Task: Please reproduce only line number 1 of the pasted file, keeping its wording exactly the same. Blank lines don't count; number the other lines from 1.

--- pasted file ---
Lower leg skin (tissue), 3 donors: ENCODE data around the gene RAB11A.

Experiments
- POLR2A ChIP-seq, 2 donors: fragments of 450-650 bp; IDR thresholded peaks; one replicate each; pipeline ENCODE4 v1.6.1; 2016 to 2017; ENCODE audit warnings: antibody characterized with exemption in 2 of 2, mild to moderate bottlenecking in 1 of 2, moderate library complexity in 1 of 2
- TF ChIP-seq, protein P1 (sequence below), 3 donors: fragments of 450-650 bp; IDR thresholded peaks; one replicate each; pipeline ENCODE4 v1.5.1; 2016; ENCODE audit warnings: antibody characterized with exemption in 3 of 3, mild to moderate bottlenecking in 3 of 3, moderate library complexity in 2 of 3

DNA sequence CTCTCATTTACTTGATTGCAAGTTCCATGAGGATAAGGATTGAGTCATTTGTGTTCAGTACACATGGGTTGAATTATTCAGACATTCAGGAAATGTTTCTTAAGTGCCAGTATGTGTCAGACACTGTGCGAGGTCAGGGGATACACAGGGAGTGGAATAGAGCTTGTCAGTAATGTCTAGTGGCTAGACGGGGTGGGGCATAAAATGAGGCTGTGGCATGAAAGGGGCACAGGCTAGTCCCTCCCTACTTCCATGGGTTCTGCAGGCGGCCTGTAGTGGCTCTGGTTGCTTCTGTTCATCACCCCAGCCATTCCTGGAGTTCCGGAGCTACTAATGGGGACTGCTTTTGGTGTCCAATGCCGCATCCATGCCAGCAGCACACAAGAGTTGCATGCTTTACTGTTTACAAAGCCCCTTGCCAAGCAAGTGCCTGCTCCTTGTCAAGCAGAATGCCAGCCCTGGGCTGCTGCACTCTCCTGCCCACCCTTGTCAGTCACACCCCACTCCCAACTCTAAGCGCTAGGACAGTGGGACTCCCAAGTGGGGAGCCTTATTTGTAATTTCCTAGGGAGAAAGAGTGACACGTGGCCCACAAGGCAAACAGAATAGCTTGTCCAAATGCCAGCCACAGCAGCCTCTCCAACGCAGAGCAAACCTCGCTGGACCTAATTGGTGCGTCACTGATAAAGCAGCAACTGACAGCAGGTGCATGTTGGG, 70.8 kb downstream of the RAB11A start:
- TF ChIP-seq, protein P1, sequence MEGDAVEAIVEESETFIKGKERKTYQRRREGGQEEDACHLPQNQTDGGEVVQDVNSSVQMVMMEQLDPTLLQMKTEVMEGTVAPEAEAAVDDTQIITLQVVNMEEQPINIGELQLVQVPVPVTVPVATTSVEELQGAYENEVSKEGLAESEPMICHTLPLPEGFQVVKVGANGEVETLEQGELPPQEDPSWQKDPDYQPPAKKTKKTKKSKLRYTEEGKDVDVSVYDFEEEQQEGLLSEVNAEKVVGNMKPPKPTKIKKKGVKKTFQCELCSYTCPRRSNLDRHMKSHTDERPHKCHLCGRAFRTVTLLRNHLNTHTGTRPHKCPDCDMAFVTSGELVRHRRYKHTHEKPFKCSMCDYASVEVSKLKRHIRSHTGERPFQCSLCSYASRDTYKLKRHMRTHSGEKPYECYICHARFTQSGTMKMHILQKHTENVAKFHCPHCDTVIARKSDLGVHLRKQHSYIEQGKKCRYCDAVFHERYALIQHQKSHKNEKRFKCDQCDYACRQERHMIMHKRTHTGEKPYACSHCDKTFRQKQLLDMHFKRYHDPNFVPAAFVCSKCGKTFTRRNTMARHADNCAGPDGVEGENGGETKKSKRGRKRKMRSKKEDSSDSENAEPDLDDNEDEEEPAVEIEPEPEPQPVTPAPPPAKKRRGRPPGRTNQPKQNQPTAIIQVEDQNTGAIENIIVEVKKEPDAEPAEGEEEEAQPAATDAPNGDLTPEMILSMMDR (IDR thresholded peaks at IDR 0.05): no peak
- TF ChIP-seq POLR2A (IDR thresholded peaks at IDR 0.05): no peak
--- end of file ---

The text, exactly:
Lower leg skin (tissue), 3 donors: ENCODE data around the gene RAB11A.